Fear the LORD, and serve Him, and obey His voice, and do not rebel against the commandments of the LORD, then both you and your king that reigns over you will continue following the LORD your God: [In their history, when the people turned away from God, they were conquered by their enemies. When they served the LORD, He gave them victories over their enemies] But if you will not obey the voice of the LORD, but rebel against the commandment of the LORD, then shall the hand of the LORD be against you, as it was against your fathers. Now therefore stand and see this great thing, which the LORD will do before your eyes. Is not today the day of wheat harvest? I’m going to call unto the LORD, and He’s going to send thunder and rain; that you may perceive and see that your wickedness is great, which you have done in the sight of the LORD, in asking you a king. [He wanted them to realize that this was a great sin. He impressed it upon them.]

Now during the time of the wheat harvest, the rainy season is over. They just don’t get much rain at all after April. “This is the first day of wheat harvest, and God’s going to show you something, to demonstrate to you that what you have done is a grievous sin against God: I am going to ask Him to send thunder and rain.”

So Samuel called unto the LORD; and the LORD sent thunder and rain that day: and all of the people greatly feared the LORD and Samuel. And all the people said unto Samuel, Pray for thy servants unto the LORD thy God, that we do not die: for we have added unto all of our sins this evil, to ask us a king.

Here is their confession. Notice there wasn’t any repentance. “Please ask God to not kill us.” But there wasn’t any repentance or renouncing of Saul. They didn’t say, “Well, we will take God as our king. We’ll go back.” There are a lot of times when people acknowledge what they have done wrong, but there is no repentance with it. How important that there is repentance with the acknowledgment of sin. Unless there is repentance, there is no real change.

So Samuel said unto the people, Fear not: you have done this wickedness: yet don’t turn aside from following the LORD, but serve the LORD with all your heart; and turn not aside: for then should you go after vain things, which cannot profit nor deliver; for they are vain.

Notice, when people turn aside from God, they turn to vain or empty things. Have you ever noticed what stupid things people do when they turn aside from God? Brilliant men who have turned aside from God can get caught up with all kinds of weird beliefs. Standing on their heads, or hanging on their heals; and I’ve seen them do both. They are trying something to satisfy that inner gnawing and thirst. The Bible tells us in Thessalonians that when people reject the truth, God allows them to be deluded. When they have not the love of the truth, God will bring them into a delusion; where they will believe a lie rather than the truth.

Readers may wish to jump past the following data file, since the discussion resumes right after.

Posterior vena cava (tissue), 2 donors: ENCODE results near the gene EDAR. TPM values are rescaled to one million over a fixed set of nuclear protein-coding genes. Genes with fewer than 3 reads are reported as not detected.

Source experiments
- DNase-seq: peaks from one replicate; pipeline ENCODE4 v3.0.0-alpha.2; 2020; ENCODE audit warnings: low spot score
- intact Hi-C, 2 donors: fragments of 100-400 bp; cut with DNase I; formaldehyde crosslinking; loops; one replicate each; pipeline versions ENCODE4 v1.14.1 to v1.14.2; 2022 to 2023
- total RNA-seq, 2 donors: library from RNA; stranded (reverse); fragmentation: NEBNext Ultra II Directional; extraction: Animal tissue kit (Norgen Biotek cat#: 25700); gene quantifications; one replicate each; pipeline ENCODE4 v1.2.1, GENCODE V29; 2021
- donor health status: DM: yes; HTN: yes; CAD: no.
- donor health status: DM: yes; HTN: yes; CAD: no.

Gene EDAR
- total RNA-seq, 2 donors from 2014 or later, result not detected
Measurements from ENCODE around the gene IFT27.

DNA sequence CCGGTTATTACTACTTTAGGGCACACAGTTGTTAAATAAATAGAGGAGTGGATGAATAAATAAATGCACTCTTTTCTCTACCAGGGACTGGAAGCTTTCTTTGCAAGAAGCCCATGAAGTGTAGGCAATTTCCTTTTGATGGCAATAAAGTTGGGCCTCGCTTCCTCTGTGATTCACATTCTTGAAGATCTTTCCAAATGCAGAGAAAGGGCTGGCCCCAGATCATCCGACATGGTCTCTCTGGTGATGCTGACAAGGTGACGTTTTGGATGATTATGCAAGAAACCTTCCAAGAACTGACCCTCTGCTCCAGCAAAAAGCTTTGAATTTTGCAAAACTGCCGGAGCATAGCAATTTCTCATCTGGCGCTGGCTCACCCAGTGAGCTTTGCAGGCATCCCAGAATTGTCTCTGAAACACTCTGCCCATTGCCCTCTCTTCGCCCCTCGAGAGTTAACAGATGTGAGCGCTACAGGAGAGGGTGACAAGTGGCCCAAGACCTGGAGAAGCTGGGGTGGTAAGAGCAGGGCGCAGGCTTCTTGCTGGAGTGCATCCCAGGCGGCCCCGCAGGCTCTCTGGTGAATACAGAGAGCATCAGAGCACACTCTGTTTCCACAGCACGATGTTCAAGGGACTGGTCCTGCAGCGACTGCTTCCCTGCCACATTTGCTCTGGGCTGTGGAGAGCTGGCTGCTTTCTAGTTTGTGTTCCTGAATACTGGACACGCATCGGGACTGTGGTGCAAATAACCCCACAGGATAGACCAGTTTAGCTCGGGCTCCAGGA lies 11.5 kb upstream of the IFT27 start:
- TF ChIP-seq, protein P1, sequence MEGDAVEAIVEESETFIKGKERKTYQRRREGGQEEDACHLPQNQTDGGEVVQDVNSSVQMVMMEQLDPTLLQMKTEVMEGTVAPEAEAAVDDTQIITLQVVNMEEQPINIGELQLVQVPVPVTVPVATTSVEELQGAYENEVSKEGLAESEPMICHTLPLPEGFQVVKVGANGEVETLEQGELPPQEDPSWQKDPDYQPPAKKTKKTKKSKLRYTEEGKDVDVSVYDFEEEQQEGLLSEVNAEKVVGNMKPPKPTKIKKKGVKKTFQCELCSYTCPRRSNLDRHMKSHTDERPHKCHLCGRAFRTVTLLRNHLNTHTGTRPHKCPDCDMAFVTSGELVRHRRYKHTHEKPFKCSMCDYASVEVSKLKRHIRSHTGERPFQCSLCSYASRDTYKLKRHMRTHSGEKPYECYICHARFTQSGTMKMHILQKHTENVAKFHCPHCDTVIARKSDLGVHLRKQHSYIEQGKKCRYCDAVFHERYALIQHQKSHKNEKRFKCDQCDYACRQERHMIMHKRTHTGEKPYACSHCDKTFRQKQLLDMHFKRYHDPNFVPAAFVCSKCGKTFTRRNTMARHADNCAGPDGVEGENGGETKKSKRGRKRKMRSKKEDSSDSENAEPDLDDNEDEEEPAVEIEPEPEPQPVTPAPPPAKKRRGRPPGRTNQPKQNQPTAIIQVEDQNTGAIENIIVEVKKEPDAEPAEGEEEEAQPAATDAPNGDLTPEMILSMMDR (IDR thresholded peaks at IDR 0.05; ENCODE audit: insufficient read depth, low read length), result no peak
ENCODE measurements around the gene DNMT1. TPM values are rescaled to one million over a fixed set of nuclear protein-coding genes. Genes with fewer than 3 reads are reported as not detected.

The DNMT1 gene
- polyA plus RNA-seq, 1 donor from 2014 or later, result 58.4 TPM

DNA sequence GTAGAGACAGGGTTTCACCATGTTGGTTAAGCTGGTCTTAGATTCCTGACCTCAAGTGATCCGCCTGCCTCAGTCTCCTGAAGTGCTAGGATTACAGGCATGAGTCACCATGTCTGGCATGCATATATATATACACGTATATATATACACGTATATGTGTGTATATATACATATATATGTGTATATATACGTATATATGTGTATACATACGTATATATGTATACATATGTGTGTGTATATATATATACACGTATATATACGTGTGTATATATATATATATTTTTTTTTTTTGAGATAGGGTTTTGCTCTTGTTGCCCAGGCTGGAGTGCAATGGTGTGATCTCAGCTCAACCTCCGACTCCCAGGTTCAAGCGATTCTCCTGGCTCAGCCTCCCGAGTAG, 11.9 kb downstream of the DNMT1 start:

God created man to worship. Built within each man, there is a worship drive. I’ve got to worship something. Now, when I don’t satisfy that drive in worshipping God, I’ll worship something like my dog. Have you ever seen dog worshippers? I have. People will even worship their Porsche. I have a fellow in my neighborhood who worships his little car. He had his name on its plate. So it really is just a projection of himself. He is out there with a dust cloth everyday. He only drives it on certain occasions, because he had a car that he drives usually. The drive to worship is within us, and if we don’t worship God, we’ll worship all kinds of strange things. You are driven to worship. Something within drives you to worship. We can’t help ourselves. We’ve got to worship.

So Samuel warns them not to turn aside from worshipping the LORD, because they will begin to worship vain things that cannot profit nor deliver. They can’t help you when you are in trouble. Hey, when you’re really in trouble: pray to your dog and see how much help he will be to you. These vain things cannot deliver you when you are really in need. They are just vain.

When Jeremiah was called of God to prophecy to Israel, God said that His people had committed two evils; the first one was forsaking Him the fountain of living waters, they have hewn out for themselves broken cisterns, that can hold no water.

In the Holy Land, because it is such an arid area, they depend a lot on cisterns for their water supply. Cisterns are huge caverns that have been chipped out of the rock. The rain water is diverted into these huge caverns. They have a whole on the top, like a well, and you let your bucket down to pull the water out. In time, by the end of summer, the water has wiggled tails and everything else in it, because it is nothing but a cistern or reservoir.

Here, God, “the fountain of living water,” which means running water, an artesian spring, an ever fresh source and supply; God says, “They have forsaken me the fountain of living waters.” But you can’t be without [worship:] or water. So they carve out [cisterns:] philosophies, ideas, or concepts. God calls these “broken cisterns that can’t hold water.” So they live by some philosophy that can’t hold water, some kind of concept that can’t hold water. The worship of God is essential to keep you from foolishness.

For the LORD will not forsake His people for His great name’s sake: because it has pleased the LORD to make you His people.

Now that, to me, is a thrilling thing. I am a part of God’s people because it pleases the LORD to make me so. It pleases the LORD to make you His people. I love that. Jesus said, “You didn’t choose me, I chose you, and ordained you, that you shall be my disciples.” Paul says that you were “chosen in Him before the foundation of the earth.” We are here tonight because God was pleased to make us His people. How that thrills me. God chose that I should be one of His people.